MIDWEST STATES POOLED FUND PROGRAM
Tree Removal Marketing Program
Sponsoring Agency Code
TPF-5(193) Supplement 82
Numerous studies exist which provide recommendations on protection or removal of trees along roadsides. However, state DOTs do not have a good way to disseminate this information to their staff and the public. In addition, there is a need to make the public aware of the statistics involved with tree impacts and the safety issue that roadside and median trees pose. The collection and improved presentation of data would provide states with effective methods for educating designers, politicians, and the driving public as well as advance efforts to reduce the number of roadside trees and the associated hazard they pose to motorists.
Trees are naturally-occurring roadside fixed objects that can be found almost anywhere along the road, which effectively increases their severity through increased exposure. Tree size and strength make them rigid point hazards that have been responsible for many fatalities and serious injuries during run-off-road crashes. According to the Fatal Accident Reporting System (FARS) from 1999 through 2009, approximately 37,000 fatal crashes have occurred each year in the U.S. In addition, nearly one third of all fatal crashes have involved a collision with a fixed object when categorized by first harmful event. Over the same time period, over 8 and 26 percent of total fatal crashes and fixed-object fatal crashes, respectively, have occurred into roadside trees and shrubbery. Each year from 1999 through 2009, fatal crashes into trees and shrubbery were found to exceed all other fixed-object categories. As an example, in 2009, there were over 4,000 fatalities from tree impacts in the U.S.
Over the last 30 years, numerous studies have been conducted that resulted in guidance on tree removal and/or protection. However, this information is spread across many research reports. Consequently, decision makers often do not have all of the facts and research when deciding to remove or plant new trees. Thus, they are often making decisions without assessing the involved safety risks.
The objective of this research effort is to develop marketing strategies that would advise state DOTs and the public about the statistics and safety risks associated with roadside trees. In addition, this research should investigate methods for prioritizing treatment of the hazard posed by roadside and median trees.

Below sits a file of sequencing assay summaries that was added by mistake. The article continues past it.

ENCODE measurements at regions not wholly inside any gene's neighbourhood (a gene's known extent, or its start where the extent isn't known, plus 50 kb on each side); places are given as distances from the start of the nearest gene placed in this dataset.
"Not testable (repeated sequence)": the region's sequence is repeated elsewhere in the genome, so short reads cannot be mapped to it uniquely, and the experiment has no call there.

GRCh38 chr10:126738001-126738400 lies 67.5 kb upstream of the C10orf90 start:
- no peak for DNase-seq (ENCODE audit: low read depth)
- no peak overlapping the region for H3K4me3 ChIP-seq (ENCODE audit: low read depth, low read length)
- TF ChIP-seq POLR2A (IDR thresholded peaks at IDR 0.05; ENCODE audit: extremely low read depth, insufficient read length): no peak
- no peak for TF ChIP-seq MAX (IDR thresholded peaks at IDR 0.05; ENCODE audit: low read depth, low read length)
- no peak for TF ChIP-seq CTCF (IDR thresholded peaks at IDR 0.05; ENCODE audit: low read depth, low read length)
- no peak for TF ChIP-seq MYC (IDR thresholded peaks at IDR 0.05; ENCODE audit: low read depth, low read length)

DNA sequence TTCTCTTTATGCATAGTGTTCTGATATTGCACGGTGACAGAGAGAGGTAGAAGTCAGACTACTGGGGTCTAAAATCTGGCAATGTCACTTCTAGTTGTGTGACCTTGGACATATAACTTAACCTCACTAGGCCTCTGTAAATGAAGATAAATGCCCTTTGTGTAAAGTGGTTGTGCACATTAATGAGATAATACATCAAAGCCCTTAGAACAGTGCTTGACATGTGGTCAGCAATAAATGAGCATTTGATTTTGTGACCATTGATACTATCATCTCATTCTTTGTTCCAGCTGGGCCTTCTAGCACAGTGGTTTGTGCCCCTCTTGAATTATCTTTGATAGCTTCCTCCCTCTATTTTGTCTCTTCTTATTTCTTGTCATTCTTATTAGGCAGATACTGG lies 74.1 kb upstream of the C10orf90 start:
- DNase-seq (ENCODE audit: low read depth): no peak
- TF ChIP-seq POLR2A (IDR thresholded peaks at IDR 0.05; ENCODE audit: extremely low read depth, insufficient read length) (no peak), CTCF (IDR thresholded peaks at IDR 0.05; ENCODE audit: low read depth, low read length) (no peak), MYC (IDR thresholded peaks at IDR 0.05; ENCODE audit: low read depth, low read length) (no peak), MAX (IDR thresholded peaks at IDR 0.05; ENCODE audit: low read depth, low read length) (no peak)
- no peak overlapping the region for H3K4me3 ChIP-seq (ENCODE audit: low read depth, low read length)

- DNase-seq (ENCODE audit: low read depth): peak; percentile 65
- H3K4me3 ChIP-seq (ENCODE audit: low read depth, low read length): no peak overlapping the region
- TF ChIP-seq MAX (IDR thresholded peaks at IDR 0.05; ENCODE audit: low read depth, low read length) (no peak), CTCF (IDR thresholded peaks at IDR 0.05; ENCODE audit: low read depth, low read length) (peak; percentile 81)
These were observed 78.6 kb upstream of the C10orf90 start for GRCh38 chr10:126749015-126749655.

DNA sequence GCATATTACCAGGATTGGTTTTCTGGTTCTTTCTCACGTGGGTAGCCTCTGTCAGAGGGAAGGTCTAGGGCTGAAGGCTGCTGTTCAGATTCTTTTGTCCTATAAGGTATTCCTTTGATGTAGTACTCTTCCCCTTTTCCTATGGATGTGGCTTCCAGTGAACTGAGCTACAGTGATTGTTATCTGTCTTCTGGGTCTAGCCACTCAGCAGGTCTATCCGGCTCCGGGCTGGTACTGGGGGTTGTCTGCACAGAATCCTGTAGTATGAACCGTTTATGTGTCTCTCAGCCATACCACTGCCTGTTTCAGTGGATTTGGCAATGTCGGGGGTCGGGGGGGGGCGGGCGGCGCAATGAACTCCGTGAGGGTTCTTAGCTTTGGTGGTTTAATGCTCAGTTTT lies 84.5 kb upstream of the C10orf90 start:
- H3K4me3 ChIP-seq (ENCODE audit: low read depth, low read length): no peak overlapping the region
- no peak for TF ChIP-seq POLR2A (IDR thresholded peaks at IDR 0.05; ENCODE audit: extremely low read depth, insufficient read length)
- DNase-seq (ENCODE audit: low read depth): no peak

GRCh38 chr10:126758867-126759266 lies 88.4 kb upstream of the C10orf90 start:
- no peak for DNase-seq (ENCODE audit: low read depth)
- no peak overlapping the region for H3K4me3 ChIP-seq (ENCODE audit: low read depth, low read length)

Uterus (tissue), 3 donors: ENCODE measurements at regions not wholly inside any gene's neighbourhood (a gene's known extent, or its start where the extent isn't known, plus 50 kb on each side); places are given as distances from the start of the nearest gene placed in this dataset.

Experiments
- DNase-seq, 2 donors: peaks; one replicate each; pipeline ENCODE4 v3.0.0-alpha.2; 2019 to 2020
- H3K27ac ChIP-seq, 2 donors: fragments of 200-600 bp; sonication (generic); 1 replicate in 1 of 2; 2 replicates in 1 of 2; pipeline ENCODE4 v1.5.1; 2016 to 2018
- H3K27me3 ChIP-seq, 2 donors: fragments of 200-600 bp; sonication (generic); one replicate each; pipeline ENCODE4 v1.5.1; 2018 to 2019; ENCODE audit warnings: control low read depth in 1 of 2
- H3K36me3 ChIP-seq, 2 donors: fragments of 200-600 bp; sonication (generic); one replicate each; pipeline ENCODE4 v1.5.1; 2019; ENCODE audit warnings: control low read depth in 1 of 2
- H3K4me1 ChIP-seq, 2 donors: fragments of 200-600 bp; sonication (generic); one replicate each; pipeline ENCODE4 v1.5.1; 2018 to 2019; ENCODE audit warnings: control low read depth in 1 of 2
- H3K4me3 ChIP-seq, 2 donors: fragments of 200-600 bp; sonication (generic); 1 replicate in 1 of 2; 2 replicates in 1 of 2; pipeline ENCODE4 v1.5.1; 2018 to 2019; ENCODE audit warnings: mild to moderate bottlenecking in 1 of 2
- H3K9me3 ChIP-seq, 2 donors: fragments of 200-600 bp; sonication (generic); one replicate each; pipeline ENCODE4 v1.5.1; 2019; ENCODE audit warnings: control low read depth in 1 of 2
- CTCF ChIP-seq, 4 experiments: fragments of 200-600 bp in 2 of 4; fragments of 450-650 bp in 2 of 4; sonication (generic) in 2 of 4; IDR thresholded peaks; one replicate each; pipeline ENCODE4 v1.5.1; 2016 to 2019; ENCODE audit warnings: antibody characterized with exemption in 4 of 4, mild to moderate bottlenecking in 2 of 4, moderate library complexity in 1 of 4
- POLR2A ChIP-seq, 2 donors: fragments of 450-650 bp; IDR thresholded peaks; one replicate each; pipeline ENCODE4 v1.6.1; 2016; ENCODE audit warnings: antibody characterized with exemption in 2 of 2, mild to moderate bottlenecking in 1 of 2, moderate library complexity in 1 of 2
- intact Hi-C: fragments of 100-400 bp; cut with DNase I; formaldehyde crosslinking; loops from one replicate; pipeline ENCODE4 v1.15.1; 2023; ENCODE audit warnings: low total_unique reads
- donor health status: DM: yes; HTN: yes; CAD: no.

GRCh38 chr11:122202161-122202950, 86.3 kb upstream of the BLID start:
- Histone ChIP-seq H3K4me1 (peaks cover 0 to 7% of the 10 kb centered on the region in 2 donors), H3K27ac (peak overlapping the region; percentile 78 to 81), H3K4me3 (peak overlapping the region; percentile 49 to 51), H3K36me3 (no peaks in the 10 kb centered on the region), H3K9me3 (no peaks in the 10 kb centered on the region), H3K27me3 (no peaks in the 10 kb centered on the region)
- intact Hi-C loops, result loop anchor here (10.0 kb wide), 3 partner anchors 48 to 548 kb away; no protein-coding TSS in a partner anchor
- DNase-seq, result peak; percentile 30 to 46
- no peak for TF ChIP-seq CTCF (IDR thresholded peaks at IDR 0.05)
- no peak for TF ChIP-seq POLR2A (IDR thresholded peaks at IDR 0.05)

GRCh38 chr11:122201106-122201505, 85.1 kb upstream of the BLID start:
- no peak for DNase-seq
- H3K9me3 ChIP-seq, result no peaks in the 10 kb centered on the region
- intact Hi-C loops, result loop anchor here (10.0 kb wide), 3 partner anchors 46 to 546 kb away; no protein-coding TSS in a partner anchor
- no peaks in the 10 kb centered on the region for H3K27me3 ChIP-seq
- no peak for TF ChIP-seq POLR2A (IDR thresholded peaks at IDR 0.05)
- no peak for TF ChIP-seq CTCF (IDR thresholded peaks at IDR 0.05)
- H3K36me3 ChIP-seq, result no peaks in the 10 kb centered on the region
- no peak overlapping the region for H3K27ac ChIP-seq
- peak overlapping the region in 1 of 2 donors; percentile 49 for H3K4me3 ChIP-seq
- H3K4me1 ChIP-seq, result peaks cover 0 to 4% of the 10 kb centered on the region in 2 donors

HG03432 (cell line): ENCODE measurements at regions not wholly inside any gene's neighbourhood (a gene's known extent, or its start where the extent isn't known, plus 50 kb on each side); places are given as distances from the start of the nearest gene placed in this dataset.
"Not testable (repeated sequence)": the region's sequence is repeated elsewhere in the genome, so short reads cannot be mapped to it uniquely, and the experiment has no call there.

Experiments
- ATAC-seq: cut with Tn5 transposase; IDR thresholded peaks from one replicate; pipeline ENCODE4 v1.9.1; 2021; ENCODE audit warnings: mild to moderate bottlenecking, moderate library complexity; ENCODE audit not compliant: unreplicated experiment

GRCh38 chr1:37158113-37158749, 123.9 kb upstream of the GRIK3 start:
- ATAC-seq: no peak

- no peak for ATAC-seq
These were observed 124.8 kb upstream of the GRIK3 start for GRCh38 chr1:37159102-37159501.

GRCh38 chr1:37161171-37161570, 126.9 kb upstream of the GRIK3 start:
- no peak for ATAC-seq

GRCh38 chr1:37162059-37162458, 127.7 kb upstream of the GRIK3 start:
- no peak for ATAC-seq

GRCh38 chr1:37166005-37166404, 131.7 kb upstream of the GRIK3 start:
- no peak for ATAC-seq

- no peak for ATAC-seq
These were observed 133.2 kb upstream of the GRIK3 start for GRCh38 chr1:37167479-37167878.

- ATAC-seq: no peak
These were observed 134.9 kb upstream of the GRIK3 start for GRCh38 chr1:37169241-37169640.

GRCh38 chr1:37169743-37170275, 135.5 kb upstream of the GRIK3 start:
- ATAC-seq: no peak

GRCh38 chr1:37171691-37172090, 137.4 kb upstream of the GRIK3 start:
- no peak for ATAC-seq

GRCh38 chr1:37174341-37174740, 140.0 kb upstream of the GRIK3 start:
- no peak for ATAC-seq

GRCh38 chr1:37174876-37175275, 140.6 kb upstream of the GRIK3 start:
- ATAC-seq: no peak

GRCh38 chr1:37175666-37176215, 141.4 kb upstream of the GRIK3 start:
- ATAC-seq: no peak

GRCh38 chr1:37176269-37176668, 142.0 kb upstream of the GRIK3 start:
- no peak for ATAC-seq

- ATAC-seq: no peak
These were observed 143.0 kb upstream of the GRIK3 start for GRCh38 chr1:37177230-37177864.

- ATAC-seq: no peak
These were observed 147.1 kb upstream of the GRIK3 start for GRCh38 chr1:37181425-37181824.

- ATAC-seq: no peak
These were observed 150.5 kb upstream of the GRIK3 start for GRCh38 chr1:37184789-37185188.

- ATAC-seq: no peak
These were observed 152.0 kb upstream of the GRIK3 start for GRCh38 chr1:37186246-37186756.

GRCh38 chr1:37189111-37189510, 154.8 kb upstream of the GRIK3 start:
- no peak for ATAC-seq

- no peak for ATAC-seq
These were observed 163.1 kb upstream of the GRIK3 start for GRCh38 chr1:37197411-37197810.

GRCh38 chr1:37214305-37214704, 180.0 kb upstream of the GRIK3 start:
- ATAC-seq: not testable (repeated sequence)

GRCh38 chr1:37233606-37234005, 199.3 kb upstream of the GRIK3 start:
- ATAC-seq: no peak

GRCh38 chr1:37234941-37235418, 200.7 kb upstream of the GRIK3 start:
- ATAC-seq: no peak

This research effort will begin with a literature search to compile previous research, guidance, and recommendations related to roadside trees for use in marketing and outreach efforts. A survey of state DOTs will be conducted to determine what marketing and outreach approaches have been successful in affecting tree removal or treatment. A summary report will then be compiled containing the results of the literature search as well as a summary of previous outreach methods. MwRSF will also contact either a UNL marketing group or an external, private firm to obtain estimates and proposals for developing outreach materials. These efforts would be outlined in the summary report as well.
Development, implementation, and dissemination of marketing and outreach tools will be outsourced to either a UNL-based or external firm. This effort would be conducted as part of a second phase of the research effort, and thus is not budgeted herein.
This project would provide outreach and marketing materials that would increase the publicâ€™s awareness for crashes with fixed objects, specifically trees, and national significance of accidents that involve roadside trees. Increasing the publicâ€™s awareness is anticipated to reduce these types of accidents.
Snapshot of Recent Developments
130 Whittier Research Center
2200 Vine Street
Lincoln, Nebraska 68583-0853
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